EOS Bodies / Re: 1d IV vs. 7D II
« on: April 16, 2014, 10:52:12 PM »
Well, aren't we all being jerks today.


EOS Bodies / 1d IV vs. 7D II
« on: April 16, 2014, 06:19:55 PM »
Okay, I know one is discontinued and the other is non-existent, but this is mostly for fun and a bit of learning.

Do the experts here think that the overall image quality of the 7DII will match or at least come close to the APS-H 1D IV? Why or why not?

Pricewatch Deals / Re: Calumet Store Closing Sale
« on: April 16, 2014, 02:30:49 PM »
Given what I read here, I don't know that I'd be hurrying off to a store immediately:


If I'm reading this correctly Calumet Sale Motion the offer is for the Oak Brook (IL), Goose Island (Chicago), Philadelphia, San Francisco and Washington, D.C. stores. I notice none of those are on the sale ad.

Canon General / Re: "MAP" pricing....How long will it last????
« on: April 15, 2014, 05:36:35 PM »
I think I understand why they try to enforce MAP pricing. They are trying to protect their dealer network; not necessarily the large retailers, but the smaller shops that can't compete on volume and can't stay in business on the small margins that internet dealers accept.

Intellectually, I am sympathetic because I see the downside to massive internet retailers like Amazon, that have little to no investment in the community. They don't pay the taxes that support schools, roads, police, etc. etc.

On the other hand, like most consumers, I am interested in maximizing my purchasing power.

So, I am conflicted.

Two points though to keep in mind.

First, MAP pricing does not affect the manufacturer's price to the retailer. When Canon or Nikon or Sony enforce MAP pricing, they aren't earning any additional profit, the higher margin goes to the retailer. They continue to sell the product to the retailer at the price they've always sold it.

Second, MAP enforcement never works. Ultimately, the market sets the price regardless of  MAP.

Third Party Manufacturers / Re: B&H or Adorama
« on: April 14, 2014, 10:28:39 PM »
Shows up in black on Internet Explorer. Doesn't show up in Firefox, Chrome, Opera or Safari.

EOS-M / Re: Canon EOS M3 in Q3 of 2014?
« on: April 14, 2014, 04:23:27 PM »
LEICA is always the ol' rusty nail that deflates the whole argument against the profitability of niche markets, aren't they?

Who's arguing that niche markets are unprofitable?  They can be quite profitable, if managed (aka exploited) properly.  The 1-series bodies are a niche market, the 1D C even more so – and they're priced for Canon to profit from them.

I was about to respond to this, but you said it better and more succinctly than I could.

One additional thought though: people shouldn't confuse niche market profitability with large company sustainability. The 1-series bodies may be very profitable for Canon (I really don't know if they are or if they are a marketing loss-leader), but they couldn't possibly sustain the entire company because there just aren't enough buyers.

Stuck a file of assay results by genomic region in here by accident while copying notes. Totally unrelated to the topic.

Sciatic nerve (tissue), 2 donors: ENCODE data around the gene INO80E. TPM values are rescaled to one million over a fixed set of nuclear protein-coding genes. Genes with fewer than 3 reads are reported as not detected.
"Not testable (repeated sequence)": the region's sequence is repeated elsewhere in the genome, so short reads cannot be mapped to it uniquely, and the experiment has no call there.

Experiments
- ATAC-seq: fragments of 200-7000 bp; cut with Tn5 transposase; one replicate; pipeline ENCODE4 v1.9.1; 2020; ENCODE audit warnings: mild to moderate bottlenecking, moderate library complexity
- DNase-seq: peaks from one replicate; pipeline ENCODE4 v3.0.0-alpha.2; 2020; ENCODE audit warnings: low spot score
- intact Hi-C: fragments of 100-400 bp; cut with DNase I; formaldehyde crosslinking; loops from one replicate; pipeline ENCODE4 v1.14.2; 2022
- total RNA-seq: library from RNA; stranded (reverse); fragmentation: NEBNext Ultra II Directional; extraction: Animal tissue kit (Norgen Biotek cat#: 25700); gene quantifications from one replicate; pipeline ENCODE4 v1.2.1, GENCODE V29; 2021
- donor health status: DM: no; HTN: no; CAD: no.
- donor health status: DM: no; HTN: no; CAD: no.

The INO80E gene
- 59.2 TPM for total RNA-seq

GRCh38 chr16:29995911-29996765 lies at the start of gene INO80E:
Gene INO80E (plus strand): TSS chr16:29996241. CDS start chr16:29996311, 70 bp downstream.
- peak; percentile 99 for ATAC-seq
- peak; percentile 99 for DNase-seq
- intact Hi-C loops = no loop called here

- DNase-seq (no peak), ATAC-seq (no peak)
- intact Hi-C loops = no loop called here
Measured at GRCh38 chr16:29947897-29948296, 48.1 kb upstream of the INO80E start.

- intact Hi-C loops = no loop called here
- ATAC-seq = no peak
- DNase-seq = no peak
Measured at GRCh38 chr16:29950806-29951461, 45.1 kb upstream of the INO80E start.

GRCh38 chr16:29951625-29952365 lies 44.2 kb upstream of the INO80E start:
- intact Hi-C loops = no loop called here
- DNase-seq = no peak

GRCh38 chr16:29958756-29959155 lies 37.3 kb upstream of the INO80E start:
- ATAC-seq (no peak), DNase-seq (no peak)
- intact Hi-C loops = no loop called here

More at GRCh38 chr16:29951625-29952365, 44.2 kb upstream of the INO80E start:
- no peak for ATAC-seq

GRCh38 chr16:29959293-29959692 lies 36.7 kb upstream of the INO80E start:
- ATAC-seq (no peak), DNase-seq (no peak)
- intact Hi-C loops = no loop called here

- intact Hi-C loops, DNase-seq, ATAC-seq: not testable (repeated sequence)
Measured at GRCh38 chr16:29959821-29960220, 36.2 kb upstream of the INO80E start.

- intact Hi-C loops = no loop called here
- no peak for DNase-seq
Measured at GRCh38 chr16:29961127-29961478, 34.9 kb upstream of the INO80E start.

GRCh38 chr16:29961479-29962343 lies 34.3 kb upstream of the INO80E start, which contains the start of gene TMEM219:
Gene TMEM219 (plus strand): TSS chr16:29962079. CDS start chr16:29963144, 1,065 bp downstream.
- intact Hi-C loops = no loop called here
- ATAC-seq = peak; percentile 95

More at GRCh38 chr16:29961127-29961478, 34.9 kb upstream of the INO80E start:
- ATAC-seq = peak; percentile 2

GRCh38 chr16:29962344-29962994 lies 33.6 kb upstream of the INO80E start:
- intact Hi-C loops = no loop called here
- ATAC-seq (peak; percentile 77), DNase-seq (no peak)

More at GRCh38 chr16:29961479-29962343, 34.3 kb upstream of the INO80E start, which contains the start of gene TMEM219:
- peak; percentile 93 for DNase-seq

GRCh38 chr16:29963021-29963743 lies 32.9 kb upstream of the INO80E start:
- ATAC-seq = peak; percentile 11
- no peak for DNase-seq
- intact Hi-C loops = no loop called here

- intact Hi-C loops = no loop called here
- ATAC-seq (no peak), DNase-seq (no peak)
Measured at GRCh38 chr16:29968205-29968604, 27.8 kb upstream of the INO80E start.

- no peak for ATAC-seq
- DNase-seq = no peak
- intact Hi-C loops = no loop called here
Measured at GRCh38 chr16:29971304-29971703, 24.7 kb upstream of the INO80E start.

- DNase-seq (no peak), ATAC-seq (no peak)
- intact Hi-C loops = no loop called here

The Rebels, on the other hand, may be a small profit item, but I suspect the t3i contributes more to the overall bottom line than all the 1-series put together.

Point being -- large companies must pick and choose which niche markets to enter and sustain. Canon and Nikon remain in the flagship DSLR market in part because it aligns well with their prosumer, enthusiast, consumer and entry-level marketing.

Neither Canon nor Nikon have ever shown much interest in medium format cameras. I suspect it is because the small dollars available won't allow sufficient return to justify the investment and they can put those dollars to better use in other niche markets that align better with their overall mission – cinema DSLRs for example.

You should care: mirrorless is the future of Canon's camera business; more to the point, it's the future profit of Canon's camera business.

It's amazing how people keep saying things like this even though the mirrorless market has failed to materialize in the U.S. and Europe, and is still a side market in Japan.

Additionally, the jury is still out on whether the Japanese and other Asian markets are the leading edge or the trailing edge. Just because mirrorless currently seems to be doing well in Asia, too many people assume that's the future.

But, the evidence can be read in just the opposite way – mirrorless might be just a temporary infatuation for a market that could ultimately end up following Europe and the Americas into the DSLR love affair.

Okay, I know it's very risky to combine the Japanese market with the rest of Asia. Japan is a mature market and mirrorless seems primarily focused on generational and gender-based preferences in Japan.

But, China is an emerging market and ultimately may be a much more important one at that. As the middle- and upper-classes expand in China, they may find DSLRs just as appealing as their European and American counterparts.

So my point remains -- we really don't know if mirrorless is the wave of the future or not, even in Asia.

Side Note: Looks like the HTML might be screwed up on this post. Can't find a way to get in to it to see what the problem might be. My apologies.